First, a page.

User accounts with special access privileges (e.g. administrative accounts) typically have the greatest level of access to information, applications and computers. That’s why the principle of least privilege should be applied to user accounts. A good IT support company will ask questions about who has access to information, why do they need that access and what are they using it for. Access privileges should be constantly reviewed to take account of events, such as people leaving or changing roles. Failing to do this runs the risk of real misuse of special access privileges and can allow a hacker to get right into the heart of an organisation and its business processes.
Malware, which includes viruses, ransomware, “worms” and spyware, is a major risk and can find its way onto your network through a user simply opening an infected email, browsing a compromised website or accessing an unknown file on a storage device. Malware protection software and configuration are vital weapons in a business’s armoury against such threats. Vigilance is key here, keeping everything up to date and covering all points of contact at which an organisation might be exposed to malware.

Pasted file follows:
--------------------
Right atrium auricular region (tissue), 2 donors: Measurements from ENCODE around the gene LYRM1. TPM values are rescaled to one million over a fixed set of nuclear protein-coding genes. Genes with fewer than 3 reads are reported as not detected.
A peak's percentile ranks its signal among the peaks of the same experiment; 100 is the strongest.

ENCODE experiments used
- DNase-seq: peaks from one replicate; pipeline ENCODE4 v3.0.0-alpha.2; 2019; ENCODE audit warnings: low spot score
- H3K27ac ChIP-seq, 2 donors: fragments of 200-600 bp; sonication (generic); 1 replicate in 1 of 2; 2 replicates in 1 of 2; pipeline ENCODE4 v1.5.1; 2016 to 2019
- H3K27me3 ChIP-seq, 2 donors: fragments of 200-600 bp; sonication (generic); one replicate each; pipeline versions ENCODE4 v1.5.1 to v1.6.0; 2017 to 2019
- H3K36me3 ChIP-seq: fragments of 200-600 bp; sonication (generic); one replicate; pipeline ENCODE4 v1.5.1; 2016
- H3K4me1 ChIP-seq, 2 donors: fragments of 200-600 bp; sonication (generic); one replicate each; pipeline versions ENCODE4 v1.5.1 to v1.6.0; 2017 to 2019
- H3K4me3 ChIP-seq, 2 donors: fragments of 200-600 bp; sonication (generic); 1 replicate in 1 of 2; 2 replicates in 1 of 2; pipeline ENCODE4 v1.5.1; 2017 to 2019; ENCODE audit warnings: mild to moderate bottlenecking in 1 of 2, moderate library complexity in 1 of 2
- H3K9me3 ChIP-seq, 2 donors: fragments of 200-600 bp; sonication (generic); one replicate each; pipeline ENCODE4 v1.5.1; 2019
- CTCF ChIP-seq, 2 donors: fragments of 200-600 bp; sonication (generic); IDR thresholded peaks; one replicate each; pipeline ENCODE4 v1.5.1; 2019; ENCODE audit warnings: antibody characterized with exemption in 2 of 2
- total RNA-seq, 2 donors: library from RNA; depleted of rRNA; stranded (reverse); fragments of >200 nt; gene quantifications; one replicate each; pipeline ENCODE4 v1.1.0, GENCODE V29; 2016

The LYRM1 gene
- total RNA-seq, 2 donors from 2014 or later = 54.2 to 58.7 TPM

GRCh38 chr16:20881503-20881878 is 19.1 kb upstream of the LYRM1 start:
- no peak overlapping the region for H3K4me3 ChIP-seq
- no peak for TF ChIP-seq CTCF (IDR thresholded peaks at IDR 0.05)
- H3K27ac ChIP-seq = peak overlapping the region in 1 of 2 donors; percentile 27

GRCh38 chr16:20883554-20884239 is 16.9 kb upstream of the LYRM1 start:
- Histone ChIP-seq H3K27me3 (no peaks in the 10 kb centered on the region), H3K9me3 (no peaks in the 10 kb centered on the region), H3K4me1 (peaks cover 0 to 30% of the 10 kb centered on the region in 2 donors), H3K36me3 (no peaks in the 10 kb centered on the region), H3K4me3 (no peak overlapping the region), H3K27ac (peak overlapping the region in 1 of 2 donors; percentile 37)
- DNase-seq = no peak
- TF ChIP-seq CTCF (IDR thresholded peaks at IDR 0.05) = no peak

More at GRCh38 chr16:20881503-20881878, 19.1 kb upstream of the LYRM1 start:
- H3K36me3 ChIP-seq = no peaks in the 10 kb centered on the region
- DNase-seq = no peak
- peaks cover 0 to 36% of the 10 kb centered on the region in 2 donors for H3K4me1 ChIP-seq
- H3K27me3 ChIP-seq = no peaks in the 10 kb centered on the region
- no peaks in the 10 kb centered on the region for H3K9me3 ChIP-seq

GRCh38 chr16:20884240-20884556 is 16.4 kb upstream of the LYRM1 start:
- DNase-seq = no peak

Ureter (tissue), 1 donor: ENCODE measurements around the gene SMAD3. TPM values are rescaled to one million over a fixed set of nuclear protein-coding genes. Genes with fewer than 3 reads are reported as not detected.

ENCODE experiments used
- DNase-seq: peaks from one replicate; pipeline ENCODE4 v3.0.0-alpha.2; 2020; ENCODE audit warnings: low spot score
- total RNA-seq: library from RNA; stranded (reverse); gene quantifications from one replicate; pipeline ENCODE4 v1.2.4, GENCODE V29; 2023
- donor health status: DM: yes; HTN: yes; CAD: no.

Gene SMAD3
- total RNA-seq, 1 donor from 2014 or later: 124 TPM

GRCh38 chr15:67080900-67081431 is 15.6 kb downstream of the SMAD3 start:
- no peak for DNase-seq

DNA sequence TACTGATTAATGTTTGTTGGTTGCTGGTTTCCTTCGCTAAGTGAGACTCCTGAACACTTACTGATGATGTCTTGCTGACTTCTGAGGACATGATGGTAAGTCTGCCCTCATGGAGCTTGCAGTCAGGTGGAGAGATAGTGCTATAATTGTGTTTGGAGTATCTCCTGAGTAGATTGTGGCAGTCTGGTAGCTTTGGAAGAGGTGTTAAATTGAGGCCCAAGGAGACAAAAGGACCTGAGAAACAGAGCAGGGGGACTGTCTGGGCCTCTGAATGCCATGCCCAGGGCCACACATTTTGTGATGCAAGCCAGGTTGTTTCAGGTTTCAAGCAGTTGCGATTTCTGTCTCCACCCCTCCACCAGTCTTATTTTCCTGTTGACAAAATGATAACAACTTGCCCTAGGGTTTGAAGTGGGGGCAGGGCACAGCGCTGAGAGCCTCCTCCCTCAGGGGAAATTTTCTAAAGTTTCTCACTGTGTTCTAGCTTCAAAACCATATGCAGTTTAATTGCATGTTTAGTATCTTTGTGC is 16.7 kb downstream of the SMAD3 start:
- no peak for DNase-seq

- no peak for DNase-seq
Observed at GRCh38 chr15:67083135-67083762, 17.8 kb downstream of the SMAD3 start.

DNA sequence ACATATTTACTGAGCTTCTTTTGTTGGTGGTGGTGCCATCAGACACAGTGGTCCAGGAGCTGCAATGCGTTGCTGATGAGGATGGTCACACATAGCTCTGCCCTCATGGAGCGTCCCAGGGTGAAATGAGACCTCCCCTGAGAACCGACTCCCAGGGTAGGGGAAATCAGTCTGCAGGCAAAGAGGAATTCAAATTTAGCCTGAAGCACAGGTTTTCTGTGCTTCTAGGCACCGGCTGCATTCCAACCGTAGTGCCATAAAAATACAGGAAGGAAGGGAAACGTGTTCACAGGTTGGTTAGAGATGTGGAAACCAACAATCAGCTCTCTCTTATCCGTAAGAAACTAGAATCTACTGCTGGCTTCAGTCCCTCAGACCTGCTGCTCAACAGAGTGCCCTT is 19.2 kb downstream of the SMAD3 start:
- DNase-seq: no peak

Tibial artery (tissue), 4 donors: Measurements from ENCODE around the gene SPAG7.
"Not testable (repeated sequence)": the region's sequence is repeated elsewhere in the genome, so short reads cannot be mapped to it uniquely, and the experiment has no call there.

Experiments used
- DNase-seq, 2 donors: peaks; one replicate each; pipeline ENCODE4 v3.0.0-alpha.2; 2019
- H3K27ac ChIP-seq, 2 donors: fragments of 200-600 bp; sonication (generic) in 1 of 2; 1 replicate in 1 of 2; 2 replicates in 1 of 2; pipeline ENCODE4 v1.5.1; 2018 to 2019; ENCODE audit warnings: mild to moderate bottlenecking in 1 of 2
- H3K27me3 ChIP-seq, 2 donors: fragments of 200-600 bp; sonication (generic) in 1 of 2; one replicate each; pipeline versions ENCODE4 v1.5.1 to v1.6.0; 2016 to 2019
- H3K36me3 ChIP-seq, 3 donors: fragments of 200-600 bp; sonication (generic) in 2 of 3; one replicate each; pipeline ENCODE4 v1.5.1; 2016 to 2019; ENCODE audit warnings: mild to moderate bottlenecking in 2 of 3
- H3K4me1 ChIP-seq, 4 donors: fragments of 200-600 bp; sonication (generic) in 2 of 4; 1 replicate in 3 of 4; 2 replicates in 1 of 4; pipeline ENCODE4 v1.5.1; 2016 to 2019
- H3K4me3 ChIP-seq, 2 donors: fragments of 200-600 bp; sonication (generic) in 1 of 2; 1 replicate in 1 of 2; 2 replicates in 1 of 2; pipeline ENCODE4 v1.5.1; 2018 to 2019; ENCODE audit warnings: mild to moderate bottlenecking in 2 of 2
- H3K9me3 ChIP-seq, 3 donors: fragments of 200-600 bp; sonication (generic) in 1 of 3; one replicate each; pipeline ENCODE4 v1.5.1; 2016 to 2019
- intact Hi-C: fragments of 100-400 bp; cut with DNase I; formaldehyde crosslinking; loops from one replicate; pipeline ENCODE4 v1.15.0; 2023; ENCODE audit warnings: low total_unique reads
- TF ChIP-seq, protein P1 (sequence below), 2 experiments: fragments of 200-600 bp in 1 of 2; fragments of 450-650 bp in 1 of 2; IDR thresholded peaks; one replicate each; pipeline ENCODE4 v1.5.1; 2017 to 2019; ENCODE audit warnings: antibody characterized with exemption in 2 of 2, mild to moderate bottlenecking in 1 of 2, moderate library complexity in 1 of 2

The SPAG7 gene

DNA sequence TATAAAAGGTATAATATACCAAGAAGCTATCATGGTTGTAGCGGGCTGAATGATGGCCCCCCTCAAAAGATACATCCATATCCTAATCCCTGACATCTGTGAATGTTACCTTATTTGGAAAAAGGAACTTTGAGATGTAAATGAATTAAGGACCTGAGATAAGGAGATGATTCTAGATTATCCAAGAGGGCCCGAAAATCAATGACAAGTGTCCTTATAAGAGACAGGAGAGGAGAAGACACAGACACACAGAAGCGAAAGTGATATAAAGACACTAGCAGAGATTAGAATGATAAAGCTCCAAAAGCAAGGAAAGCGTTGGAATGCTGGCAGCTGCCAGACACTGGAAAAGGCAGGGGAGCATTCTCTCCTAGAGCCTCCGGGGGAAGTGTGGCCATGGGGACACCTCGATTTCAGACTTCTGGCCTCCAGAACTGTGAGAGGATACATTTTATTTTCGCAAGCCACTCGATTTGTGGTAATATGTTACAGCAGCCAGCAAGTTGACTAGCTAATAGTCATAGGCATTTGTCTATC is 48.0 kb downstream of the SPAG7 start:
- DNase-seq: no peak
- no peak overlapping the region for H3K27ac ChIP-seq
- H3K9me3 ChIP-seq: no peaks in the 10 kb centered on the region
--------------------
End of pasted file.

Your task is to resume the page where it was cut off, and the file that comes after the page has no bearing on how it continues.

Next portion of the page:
The latest security patches should be applied to deal as quickly as possible with vulnerabilities identified by software vendors. There are plenty of cyber criminals out there looking for such vulnerabilities – don’t let your organisation be one of their victims. Once known, vulnerabilities can be exploited by malicious individuals and groups to attack your firm. It is just as important to remove out-of-date software from computers and internet-connected devices as they offer another potential gateway for cyber attack.
Taking cyber security seriously and adopting processes and procedures that promote and uphold it across your firm can be the difference between commercial success and failure. Make no mistake – there are people out there who are dedicated to exploiting your vulnerabilities; these are people who, once they have secured your business data, will quite literally hold your business to ransom using ransomware. That’s why you should be involved in a continual review of all your IT policies, working with a reputable IT support company that can respond to your requirements, foresee problems before they impact on you and devise strategies to keep your business out of the clutches of those who would seek to harm it.
Stephen Franklyn is a director of Lithium Systems, and an outsourcing IT support and technology specialist.